Working with the elderly/vulnerable adults

I have a great deal of experience in my former job working with vulnerable adults and families in the Local Authority supported Housing Department. Part of my work in this area includes advice about what facilities may be available as well as offering therapeutic support. When a loved one loses their independence it can be an incredibly stressful time for everyone involved. My work in this area aims to help you or your family manage the changes to lifestyle and independence and to process difficult feelings that can include loneliness, bereavement, anger, frustration and sadness.

Mindfulness

What is mindfulness and how can mindfulness help me?

Mindfulness is a mental state achieved by focusing your awareness on the present moment, while calmly acknowledging and accepting feelings, thoughts, and bodily sensations. By being fully present in this way – not forcing things or hiding from them, but actually being with them, we create space to respond in new ways to situations and make wise choices. We may not always have full control over our lives, but with mindfulness we can work with our minds and bodies, learning how to live with more appreciation and less anxiety.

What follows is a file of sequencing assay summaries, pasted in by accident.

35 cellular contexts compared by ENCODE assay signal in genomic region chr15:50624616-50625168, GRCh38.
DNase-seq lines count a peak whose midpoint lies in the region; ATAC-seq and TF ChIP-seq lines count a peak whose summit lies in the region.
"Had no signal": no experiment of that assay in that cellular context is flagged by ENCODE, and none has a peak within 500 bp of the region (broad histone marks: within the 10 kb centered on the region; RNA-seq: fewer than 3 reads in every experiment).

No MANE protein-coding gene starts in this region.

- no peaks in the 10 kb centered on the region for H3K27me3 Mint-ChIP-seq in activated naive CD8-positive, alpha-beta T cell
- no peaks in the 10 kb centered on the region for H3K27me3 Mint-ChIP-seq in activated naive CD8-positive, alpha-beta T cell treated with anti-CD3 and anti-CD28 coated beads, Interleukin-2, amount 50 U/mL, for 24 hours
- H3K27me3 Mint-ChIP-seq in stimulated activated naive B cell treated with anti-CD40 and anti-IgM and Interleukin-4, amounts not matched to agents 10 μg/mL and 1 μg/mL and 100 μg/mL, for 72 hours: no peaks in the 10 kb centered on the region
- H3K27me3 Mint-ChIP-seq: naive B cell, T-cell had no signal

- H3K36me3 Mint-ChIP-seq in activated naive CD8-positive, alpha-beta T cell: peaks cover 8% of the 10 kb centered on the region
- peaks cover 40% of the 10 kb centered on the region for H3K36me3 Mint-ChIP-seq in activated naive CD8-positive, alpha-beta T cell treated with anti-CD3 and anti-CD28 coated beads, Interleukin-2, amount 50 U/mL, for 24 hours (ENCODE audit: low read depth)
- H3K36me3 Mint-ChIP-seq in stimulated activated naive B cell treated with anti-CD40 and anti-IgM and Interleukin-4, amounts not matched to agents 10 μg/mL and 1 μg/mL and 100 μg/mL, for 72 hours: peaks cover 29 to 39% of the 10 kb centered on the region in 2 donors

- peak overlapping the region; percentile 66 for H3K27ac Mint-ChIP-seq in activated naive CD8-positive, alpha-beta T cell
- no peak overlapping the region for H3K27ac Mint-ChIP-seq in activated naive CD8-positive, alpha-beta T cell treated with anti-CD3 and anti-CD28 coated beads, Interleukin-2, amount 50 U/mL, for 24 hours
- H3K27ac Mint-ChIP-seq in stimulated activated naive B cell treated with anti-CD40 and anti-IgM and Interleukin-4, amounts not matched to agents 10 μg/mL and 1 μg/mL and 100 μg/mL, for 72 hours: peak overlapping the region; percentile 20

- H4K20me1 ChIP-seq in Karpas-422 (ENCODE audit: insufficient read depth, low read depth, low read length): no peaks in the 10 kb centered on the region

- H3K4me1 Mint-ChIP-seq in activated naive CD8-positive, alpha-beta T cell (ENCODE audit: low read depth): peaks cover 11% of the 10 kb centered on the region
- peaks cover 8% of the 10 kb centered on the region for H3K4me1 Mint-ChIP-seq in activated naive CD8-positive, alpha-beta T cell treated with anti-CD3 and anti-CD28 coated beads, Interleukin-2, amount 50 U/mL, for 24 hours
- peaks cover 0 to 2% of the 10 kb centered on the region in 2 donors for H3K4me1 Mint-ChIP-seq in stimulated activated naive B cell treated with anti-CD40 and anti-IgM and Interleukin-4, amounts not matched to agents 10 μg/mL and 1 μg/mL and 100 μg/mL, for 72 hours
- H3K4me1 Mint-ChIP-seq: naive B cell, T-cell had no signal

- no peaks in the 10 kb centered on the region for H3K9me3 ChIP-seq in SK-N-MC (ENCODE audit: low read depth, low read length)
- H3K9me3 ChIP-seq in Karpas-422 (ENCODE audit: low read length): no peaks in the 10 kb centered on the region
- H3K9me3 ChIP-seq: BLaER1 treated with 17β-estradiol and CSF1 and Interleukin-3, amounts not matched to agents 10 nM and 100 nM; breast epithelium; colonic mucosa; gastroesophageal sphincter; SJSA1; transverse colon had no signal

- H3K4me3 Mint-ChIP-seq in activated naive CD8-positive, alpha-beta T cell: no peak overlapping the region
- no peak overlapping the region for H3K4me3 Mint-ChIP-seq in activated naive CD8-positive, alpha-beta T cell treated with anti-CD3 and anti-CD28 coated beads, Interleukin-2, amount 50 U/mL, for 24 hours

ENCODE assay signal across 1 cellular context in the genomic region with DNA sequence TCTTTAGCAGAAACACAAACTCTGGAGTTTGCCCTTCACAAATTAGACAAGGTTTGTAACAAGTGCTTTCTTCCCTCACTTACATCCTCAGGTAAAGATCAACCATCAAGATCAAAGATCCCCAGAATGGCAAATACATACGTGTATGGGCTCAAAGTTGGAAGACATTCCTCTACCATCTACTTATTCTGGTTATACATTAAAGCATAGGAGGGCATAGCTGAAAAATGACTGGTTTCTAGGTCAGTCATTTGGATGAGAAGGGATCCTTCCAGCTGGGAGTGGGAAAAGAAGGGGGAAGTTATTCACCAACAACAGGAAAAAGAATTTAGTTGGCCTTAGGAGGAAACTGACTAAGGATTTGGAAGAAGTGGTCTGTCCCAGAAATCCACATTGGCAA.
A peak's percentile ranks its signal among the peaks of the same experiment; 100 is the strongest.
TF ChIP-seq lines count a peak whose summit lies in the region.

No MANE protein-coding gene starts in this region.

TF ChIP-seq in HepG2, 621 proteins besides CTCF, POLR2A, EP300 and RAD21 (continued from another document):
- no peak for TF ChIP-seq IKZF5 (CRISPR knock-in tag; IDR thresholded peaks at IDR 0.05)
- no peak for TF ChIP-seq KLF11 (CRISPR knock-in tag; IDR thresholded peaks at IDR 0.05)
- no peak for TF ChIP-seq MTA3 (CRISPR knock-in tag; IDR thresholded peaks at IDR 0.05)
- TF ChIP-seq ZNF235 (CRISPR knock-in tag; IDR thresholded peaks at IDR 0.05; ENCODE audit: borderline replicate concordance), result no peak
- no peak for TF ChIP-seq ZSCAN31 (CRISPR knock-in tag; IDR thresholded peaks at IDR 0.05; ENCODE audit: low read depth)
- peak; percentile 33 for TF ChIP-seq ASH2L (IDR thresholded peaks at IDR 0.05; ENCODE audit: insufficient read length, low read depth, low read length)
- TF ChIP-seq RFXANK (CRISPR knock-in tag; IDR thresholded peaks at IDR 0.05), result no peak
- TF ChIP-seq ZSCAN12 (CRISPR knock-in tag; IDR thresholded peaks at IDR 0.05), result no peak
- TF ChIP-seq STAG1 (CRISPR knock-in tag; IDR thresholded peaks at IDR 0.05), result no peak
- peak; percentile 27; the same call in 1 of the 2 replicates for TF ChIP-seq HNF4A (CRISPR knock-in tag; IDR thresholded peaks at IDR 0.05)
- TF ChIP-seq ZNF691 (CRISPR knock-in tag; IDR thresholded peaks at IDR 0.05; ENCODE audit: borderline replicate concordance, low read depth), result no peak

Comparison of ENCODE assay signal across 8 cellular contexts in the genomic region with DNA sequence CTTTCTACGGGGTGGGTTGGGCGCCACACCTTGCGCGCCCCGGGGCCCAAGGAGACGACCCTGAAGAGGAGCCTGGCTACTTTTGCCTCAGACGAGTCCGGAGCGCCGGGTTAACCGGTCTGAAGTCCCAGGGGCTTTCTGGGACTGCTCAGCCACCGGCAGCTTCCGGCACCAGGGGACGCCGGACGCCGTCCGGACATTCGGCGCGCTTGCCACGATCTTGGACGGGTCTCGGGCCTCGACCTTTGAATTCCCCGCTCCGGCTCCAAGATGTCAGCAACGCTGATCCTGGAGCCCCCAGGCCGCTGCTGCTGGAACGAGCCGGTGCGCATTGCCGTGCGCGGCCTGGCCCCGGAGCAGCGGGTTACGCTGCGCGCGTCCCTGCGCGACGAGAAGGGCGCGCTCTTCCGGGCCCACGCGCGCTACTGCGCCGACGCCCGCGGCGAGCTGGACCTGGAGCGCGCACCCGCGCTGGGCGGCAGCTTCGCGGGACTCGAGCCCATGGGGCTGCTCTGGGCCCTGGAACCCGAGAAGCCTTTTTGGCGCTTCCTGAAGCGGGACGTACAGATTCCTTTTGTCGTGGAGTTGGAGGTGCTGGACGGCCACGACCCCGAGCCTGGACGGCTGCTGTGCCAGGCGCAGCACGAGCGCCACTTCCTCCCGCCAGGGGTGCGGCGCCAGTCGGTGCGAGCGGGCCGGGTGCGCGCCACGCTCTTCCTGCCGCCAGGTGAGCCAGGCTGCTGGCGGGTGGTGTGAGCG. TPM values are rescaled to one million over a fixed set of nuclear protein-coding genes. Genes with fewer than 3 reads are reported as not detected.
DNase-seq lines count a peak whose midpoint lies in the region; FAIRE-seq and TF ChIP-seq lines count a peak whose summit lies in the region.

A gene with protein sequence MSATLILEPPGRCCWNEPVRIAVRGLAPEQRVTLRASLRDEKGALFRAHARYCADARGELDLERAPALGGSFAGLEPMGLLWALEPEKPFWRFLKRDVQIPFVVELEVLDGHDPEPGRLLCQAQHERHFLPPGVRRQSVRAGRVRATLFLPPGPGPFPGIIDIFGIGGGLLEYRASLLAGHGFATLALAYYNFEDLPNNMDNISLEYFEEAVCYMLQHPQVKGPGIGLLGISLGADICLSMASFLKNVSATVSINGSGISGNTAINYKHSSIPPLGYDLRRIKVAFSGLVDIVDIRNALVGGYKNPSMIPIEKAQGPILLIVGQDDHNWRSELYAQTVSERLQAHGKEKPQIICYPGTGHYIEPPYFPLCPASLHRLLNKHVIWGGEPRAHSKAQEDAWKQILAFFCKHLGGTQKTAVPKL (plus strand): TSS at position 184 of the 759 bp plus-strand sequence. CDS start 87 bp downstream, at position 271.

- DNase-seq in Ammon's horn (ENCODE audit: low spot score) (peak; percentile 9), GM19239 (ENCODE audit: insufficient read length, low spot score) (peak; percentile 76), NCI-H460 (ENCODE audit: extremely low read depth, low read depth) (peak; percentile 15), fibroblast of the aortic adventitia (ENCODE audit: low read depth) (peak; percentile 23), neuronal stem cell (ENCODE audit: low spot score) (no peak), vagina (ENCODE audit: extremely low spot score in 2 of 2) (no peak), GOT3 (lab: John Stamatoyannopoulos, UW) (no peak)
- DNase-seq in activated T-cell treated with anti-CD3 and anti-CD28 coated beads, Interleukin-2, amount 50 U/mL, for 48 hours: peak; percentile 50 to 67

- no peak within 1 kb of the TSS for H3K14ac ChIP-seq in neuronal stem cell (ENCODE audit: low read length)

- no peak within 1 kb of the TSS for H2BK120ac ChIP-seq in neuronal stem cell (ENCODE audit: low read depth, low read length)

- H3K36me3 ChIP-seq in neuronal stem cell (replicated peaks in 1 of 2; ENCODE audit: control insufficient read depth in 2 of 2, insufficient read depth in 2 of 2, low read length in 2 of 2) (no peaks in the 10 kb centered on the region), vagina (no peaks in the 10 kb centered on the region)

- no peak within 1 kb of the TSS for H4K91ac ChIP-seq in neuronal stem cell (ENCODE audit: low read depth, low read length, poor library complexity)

Making mindfulness a frequent aspect of daily life requires training and a lot of practice. If you’re motivated, a fresh perspective can begin to emerge and extend to the whole of your life – when we start practising mindfulness, we’re embarking on a journey that helps us live life more fully, to really be alive.

Mindfulness practices have Buddhist origins and have been around for thousands of years. More recently they have been formalised into therapies which mean you don’t need to be religious or spiritual to learn to practise mindfulness and enjoy the benefits. For decades now, scientific research has been showing how useful these therapies are for reducing stress, anxiety and depression, helping people manage a wide range of physical conditions, and for our general wellbeing. So mindfulness isn’t only useful if you’re feeling stressed or have a mental health problem – it can help any of us enjoy a more wakeful, healthier, happier life.